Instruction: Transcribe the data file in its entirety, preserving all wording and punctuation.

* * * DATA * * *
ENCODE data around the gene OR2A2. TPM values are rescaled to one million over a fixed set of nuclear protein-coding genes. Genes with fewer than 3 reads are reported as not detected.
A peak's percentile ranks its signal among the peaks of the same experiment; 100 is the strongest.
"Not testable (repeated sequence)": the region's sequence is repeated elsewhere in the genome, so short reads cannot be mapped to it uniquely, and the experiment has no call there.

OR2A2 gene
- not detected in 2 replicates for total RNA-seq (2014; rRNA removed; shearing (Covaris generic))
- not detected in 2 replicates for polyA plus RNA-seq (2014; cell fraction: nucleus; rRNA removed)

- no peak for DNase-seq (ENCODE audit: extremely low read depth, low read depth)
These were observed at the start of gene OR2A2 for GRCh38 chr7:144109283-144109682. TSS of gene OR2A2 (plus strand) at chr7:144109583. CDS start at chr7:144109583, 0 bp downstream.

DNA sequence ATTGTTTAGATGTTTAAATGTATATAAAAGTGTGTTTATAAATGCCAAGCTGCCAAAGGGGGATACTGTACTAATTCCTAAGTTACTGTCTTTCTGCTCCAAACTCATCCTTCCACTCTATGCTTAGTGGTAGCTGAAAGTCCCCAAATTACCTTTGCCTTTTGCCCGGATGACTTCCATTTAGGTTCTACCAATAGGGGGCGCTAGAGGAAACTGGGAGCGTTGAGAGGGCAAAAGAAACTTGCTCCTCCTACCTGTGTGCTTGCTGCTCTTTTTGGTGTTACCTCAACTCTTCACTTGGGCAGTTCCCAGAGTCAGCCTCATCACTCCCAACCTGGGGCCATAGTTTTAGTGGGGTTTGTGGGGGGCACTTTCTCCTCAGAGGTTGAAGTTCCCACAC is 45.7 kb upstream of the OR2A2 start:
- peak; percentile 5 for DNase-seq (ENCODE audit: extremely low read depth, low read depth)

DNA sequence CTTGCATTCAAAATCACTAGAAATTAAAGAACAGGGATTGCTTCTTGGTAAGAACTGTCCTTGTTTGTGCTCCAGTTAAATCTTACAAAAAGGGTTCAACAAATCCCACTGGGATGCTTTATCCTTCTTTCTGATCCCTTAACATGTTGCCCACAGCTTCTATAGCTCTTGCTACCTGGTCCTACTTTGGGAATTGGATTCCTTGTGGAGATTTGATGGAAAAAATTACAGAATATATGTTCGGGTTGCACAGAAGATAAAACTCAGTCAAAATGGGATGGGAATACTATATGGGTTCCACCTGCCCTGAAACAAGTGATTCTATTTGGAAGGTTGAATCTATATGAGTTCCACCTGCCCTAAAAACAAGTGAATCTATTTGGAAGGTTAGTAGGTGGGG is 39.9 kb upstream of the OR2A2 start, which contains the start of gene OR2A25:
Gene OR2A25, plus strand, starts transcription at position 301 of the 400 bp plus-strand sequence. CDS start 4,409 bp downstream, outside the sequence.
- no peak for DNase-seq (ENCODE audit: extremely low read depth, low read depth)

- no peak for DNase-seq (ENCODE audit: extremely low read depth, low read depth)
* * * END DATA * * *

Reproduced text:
ENCODE data around the gene OR2A2. TPM values are rescaled to one million over a fixed set of nuclear protein-coding genes. Genes with fewer than 3 reads are reported as not detected.
A peak's percentile ranks its signal among the peaks of the same experiment; 100 is the strongest.
"Not testable (repeated sequence)": the region's sequence is repeated elsewhere in the genome, so short reads cannot be mapped to it uniquely, and the experiment has no call there.

OR2A2 gene
- not detected in 2 replicates for total RNA-seq (2014; rRNA removed; shearing (Covaris generic))
- not detected in 2 replicates for polyA plus RNA-seq (2014; cell fraction: nucleus; rRNA removed)

- no peak for DNase-seq (ENCODE audit: extremely low read depth, low read depth)
These were observed at the start of gene OR2A2 for GRCh38 chr7:144109283-144109682. TSS of gene OR2A2 (plus strand) at chr7:144109583. CDS start at chr7:144109583, 0 bp downstream.

DNA sequence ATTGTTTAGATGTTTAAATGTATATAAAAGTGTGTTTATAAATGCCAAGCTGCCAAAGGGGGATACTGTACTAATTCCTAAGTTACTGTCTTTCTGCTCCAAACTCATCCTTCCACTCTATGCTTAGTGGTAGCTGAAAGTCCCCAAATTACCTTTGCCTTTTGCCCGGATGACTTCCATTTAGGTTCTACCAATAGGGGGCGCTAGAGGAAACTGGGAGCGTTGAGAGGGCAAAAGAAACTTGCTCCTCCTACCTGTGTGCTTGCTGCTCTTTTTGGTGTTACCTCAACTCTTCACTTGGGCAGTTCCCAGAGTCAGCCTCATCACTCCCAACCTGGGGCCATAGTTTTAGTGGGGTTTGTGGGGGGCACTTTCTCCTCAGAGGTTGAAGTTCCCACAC is 45.7 kb upstream of the OR2A2 start:
- peak; percentile 5 for DNase-seq (ENCODE audit: extremely low read depth, low read depth)

DNA sequence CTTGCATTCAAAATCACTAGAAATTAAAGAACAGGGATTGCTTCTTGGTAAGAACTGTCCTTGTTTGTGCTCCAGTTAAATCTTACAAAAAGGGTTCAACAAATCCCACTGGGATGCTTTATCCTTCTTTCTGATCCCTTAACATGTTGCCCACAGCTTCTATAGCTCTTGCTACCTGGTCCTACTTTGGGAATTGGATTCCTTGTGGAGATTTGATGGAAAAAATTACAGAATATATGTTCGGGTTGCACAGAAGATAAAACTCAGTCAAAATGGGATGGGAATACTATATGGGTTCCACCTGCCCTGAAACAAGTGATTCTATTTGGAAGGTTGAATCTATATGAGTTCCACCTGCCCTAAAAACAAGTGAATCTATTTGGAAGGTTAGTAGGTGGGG is 39.9 kb upstream of the OR2A2 start, which contains the start of gene OR2A25:
Gene OR2A25, plus strand, starts transcription at position 301 of the 400 bp plus-strand sequence. CDS start 4,409 bp downstream, outside the sequence.
- no peak for DNase-seq (ENCODE audit: extremely low read depth, low read depth)

- no peak for DNase-seq (ENCODE audit: extremely low read depth, low read depth)